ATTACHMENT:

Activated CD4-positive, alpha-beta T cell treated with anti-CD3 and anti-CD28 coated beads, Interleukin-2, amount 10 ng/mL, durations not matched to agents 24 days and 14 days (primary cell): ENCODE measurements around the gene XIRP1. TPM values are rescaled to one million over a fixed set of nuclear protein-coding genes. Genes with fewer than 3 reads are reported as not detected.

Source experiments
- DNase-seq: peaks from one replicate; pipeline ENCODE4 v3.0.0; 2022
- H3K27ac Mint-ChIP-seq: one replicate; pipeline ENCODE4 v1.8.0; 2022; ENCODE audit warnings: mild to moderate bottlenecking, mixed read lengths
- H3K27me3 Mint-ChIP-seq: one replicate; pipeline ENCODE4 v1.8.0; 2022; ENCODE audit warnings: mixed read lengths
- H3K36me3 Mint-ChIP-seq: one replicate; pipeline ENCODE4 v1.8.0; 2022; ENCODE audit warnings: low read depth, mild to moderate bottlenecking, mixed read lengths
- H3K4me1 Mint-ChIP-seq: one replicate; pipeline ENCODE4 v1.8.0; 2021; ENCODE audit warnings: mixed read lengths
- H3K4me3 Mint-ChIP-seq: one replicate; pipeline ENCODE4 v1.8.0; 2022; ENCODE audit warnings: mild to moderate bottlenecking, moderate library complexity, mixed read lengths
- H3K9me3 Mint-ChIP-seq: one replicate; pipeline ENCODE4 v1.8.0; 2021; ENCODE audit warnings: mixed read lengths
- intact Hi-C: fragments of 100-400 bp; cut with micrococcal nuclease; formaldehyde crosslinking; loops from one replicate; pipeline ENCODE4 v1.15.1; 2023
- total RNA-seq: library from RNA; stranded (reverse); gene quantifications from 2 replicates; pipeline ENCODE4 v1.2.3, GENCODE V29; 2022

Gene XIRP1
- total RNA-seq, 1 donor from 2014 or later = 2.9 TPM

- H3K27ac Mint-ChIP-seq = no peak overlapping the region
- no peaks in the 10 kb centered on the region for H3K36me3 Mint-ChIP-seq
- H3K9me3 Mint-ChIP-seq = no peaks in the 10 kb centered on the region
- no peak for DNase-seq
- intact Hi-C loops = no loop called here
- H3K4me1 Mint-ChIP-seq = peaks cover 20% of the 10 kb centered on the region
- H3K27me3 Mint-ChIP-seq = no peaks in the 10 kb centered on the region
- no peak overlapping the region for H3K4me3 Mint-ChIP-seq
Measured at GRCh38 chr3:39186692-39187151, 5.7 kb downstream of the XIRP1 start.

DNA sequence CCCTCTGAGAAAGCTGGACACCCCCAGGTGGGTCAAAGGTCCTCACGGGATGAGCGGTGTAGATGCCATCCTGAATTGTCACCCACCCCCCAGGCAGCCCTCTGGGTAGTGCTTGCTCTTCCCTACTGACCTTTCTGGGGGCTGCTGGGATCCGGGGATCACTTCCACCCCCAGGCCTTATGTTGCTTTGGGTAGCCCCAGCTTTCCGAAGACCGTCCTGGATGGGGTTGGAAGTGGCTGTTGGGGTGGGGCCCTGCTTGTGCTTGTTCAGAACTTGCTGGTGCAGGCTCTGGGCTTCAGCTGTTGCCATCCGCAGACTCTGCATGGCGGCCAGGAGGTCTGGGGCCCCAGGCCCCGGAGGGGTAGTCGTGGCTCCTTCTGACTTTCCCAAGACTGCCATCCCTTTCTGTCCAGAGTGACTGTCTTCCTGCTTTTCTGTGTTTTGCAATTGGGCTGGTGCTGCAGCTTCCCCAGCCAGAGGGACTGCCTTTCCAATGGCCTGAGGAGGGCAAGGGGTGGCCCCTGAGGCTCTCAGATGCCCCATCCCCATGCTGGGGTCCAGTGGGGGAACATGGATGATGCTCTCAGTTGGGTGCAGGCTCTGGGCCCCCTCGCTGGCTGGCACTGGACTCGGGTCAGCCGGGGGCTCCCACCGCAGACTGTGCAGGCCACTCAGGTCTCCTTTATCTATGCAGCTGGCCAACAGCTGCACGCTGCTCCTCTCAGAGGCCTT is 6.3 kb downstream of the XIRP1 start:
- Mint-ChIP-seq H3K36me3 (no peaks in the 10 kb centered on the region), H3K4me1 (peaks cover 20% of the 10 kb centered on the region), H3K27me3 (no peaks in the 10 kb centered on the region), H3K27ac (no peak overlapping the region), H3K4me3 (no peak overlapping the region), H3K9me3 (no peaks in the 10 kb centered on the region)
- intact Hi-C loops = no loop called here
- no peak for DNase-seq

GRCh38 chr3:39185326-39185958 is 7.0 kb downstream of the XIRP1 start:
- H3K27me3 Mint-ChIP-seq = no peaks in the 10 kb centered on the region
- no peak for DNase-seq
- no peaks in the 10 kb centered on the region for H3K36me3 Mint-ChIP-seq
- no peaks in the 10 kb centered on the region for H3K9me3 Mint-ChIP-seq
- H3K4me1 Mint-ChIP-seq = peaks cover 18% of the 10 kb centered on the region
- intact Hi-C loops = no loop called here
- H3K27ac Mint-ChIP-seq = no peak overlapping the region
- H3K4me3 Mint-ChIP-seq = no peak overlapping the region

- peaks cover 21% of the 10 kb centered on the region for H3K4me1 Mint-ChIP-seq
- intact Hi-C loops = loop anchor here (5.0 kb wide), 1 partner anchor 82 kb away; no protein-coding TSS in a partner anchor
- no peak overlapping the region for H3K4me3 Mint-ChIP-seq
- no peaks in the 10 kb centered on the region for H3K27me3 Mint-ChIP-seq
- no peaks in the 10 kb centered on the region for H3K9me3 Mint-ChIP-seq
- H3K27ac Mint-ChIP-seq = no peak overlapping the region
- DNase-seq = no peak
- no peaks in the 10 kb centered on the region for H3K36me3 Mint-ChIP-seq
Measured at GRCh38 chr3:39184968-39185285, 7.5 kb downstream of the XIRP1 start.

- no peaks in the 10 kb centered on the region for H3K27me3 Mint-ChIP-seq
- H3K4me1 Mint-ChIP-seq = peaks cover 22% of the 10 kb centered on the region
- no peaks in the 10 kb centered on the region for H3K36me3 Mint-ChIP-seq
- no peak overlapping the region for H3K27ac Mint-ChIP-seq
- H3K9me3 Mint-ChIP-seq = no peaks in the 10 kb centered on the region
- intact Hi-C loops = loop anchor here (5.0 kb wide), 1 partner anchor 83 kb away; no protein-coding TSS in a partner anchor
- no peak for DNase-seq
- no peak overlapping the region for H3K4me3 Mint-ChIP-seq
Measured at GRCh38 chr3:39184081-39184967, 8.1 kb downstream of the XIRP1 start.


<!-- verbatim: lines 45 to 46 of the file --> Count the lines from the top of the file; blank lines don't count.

- no peaks in the 10 kb centered on the region for H3K27me3 Mint-ChIP-seq
- H3K4me1 Mint-ChIP-seq = peaks cover 22% of the 10 kb centered on the region